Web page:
Family emotion cuts deep on this song, as it is clear that either a family member has died or something bad has happened involving Loyle’s family, the memories he looks back on include toast and bacon so that says all you need to know about the family aspect; small stories that for some reason stick with you for life. The name drops of the likes of Harvey and Alex shows this bond between the family and how similar they all are, claiming that “little Harvey’s a reflection” of Loyle. It is a sweet and confessional song about his upbringing and something that has happened which clearly brought them crashing to earth. Fantastically executed.
Sun Of Jean – 9.5/10:
On Spotify this song apparently contained the features of “mum” and “dad” so we will be sure to look out for them. The cheeky name drop of supporting Nas in the first line is absolutely class I love that confidence he shows here and it tells the world how big of a deal he really is. The bass guitar on the instrumental cuts through you with how powerful that single string is played at the end of each bar and the rest of the instrumental is slick and smooth in it’s delivery. Again he discusses his upbringing and looks at it from the perspective of his mum as she worried about him when he was a child, perhaps coming back to it now to thank her. We then are treated to, yep, you guessed it, mum and dad. They tell us all stories about Loyle and how he was a child and what he was like in a creative sense. It is a brilliant addition and really could bring a tear to your eye.
Yesterday’s Gone – 7.5/10:
I would have preferred it if he ended the album there and then but he does have this the title track here for us to perform. It sounds like an acoustic cut which contains a couple of family or friends singing along to a nice and jolly tune. When you do hear this song you then begin to realise why he closes the album with it, as he tries to bring it all together and make it a very secluded and isolated entity which would be a heartfelt touch for the likes of his family and friends. As a song it isn’t absolute genius but it is heartwarming and the message it sends is lovely.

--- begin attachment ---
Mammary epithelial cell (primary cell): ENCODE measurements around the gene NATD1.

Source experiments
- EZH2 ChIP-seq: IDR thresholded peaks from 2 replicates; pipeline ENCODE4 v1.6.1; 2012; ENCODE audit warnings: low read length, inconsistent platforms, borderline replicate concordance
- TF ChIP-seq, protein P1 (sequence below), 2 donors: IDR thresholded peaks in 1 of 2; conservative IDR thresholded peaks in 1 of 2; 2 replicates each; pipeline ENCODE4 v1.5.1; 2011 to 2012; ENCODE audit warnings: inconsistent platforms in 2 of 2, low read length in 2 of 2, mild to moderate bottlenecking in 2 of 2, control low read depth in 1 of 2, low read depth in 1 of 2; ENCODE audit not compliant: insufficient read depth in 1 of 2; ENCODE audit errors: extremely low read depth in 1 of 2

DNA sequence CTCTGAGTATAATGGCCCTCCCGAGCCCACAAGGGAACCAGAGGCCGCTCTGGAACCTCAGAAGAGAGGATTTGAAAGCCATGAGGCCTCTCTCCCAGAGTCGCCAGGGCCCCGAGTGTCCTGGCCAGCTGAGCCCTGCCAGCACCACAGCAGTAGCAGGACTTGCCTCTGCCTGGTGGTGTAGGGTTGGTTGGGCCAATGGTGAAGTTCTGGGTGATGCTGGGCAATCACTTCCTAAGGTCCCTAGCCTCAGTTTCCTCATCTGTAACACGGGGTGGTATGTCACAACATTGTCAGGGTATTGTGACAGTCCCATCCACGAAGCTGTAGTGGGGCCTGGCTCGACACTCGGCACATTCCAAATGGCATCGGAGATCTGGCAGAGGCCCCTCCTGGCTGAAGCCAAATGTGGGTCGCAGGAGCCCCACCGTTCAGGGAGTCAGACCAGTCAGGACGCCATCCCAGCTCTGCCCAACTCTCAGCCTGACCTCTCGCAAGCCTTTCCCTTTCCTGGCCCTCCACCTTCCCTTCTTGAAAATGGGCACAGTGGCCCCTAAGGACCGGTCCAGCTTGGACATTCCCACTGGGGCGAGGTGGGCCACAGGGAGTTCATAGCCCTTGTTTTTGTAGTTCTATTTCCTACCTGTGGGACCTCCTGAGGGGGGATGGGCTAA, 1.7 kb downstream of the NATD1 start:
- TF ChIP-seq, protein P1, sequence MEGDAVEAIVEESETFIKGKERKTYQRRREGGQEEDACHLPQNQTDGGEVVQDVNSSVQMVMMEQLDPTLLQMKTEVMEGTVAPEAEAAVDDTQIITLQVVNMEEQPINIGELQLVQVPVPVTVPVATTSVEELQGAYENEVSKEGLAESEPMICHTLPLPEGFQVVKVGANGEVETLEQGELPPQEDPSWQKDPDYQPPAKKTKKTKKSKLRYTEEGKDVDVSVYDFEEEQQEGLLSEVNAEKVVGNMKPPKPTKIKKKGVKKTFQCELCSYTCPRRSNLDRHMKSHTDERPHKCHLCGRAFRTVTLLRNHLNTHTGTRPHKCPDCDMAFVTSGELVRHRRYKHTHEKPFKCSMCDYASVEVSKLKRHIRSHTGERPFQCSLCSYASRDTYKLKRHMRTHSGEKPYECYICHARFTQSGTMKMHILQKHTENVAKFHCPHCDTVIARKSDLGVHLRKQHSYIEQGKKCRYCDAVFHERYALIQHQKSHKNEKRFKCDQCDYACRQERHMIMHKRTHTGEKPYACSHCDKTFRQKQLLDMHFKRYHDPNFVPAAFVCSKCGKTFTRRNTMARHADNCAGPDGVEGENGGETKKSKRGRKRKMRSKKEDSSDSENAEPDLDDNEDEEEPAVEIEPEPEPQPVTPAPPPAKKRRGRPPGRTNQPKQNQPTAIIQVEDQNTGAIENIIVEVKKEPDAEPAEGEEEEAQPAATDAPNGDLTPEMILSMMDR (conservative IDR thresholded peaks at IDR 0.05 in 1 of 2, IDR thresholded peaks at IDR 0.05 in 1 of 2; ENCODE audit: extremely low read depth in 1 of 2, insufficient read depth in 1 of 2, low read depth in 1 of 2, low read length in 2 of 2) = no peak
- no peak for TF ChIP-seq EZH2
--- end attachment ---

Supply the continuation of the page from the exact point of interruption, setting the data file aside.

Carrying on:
Overall – 8.5/10:
Loyle never once overdid it on a song here which is so important to the overall rating, he kept everything neat and tidy and made sure there was no unnecessary addition to the track listing or the album length. He appears to be re-shaping UK hip-hip here and proving that the idea of grime music isn’t the be-all and end-all for rappers in this country, we do have people here with flow and natural talent who can be subtle with their deliveries rather than try and sell out arenas with club bangers. In short, this album is absolutely fantastic and has to be a contender for my favourite album of the year so far. Loyle went from zero to hero in the blink of an eye.